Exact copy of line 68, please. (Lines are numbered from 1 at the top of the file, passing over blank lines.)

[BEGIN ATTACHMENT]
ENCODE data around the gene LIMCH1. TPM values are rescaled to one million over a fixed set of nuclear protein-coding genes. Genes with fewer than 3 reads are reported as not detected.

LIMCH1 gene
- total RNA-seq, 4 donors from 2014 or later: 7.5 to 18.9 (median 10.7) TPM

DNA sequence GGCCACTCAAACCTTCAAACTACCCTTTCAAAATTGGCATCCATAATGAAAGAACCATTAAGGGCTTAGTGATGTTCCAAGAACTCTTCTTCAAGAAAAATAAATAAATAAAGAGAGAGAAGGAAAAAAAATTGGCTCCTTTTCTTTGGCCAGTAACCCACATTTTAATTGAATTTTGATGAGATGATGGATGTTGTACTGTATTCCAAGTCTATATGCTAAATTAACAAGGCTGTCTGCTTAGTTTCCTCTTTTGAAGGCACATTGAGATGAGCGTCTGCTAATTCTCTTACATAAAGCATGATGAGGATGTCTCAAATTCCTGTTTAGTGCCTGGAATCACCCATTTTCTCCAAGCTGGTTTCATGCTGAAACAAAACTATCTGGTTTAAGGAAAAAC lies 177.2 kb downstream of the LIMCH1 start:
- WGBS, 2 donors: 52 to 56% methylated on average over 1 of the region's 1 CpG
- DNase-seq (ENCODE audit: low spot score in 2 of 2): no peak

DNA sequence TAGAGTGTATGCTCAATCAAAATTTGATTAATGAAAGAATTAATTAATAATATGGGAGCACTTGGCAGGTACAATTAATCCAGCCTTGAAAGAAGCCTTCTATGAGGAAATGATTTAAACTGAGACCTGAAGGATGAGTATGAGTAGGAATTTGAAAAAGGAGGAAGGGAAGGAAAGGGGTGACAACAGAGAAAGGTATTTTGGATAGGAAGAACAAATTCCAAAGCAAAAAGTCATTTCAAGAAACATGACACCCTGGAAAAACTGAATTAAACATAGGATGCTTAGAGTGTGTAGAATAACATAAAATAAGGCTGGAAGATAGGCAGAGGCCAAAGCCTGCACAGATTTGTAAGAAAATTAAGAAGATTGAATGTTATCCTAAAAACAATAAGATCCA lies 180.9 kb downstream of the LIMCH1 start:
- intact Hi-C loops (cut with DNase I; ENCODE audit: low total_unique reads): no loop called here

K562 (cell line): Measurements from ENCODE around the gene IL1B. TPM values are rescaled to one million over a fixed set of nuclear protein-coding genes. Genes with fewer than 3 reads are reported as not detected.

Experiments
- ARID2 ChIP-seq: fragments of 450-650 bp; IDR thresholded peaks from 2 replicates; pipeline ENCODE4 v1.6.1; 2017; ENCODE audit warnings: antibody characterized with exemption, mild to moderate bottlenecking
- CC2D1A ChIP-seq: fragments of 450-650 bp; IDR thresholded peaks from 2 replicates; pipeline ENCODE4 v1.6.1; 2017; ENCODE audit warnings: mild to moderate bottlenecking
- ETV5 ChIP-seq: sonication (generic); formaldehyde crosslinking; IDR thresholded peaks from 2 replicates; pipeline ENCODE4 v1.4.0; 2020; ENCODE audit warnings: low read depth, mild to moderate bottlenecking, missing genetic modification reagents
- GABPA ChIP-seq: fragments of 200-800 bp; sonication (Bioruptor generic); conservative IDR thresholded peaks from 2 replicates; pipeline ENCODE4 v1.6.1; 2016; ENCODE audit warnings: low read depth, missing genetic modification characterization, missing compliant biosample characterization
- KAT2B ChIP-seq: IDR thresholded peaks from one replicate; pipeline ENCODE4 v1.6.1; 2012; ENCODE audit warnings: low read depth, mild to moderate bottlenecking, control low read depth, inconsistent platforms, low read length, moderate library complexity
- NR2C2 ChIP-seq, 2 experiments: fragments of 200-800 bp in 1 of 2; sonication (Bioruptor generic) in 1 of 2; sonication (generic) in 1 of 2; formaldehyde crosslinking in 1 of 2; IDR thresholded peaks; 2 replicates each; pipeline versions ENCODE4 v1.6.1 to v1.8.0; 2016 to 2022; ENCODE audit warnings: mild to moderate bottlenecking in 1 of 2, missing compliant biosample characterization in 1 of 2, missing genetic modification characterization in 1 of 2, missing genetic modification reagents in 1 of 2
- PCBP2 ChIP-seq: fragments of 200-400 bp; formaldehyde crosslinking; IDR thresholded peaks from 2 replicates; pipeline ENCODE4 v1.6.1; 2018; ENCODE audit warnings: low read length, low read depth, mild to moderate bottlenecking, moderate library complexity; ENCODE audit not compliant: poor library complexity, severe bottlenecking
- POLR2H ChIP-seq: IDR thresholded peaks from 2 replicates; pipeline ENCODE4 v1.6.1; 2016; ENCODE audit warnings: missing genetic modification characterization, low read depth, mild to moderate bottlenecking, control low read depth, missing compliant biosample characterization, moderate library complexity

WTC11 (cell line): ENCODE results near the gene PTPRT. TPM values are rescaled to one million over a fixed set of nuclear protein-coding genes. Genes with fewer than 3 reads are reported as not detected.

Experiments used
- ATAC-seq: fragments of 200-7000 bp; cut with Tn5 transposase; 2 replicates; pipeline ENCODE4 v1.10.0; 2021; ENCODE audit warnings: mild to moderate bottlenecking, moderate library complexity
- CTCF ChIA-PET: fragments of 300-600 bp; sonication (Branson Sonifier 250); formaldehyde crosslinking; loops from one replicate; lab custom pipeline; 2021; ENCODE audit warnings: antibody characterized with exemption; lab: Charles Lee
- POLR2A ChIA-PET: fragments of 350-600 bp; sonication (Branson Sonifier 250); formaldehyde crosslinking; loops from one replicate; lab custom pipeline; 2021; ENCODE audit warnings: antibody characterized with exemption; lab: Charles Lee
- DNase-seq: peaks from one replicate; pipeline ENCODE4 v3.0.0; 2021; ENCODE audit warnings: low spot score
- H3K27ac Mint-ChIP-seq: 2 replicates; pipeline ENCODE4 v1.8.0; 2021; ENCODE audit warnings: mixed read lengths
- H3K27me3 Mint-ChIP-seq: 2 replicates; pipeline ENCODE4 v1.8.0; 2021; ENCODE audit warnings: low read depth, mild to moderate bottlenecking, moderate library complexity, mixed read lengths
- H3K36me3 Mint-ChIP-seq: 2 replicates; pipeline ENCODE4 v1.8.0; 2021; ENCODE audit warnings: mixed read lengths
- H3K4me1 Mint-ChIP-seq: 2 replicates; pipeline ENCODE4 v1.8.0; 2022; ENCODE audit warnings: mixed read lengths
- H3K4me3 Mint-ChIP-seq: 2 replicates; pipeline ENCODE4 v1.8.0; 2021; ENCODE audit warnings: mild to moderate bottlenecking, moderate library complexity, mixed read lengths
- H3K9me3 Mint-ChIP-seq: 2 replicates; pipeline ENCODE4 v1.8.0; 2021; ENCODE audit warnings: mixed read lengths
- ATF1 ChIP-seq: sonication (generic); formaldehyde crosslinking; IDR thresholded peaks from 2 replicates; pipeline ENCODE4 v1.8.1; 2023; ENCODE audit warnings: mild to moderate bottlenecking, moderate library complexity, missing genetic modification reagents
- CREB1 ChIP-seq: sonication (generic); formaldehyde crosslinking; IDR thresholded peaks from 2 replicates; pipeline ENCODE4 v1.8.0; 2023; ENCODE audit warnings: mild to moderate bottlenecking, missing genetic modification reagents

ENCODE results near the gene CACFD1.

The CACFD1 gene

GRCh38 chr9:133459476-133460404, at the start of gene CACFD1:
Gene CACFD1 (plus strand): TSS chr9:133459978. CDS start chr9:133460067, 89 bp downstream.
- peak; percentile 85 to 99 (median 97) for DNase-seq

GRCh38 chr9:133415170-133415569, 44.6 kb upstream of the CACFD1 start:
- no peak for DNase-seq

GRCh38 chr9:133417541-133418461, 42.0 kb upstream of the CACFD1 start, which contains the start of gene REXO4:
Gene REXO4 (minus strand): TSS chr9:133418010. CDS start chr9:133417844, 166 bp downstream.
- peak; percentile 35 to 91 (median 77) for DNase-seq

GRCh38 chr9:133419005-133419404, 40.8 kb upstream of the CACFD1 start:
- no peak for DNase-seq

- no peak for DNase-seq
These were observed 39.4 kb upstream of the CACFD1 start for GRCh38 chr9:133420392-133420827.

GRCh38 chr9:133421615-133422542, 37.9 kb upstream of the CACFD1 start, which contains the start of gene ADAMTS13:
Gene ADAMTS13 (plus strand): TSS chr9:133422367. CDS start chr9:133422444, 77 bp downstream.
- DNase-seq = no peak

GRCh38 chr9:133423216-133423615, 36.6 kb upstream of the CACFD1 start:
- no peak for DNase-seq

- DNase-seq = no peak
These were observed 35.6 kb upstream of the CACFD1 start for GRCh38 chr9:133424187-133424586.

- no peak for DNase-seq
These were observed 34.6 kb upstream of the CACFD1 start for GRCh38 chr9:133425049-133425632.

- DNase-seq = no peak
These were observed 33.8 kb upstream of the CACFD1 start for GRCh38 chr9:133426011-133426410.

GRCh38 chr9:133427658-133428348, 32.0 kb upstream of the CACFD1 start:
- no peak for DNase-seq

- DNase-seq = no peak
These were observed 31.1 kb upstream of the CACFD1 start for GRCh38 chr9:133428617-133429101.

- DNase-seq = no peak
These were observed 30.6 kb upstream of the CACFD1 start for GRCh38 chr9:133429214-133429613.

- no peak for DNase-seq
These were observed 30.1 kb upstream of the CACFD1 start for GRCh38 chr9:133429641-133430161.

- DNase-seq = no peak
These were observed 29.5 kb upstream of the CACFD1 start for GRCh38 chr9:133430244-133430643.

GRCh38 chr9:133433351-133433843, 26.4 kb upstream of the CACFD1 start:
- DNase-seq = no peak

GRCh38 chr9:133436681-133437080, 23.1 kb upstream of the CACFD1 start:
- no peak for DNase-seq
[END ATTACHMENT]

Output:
GRCh38 chr9:133433351-133433843, 26.4 kb upstream of the CACFD1 start: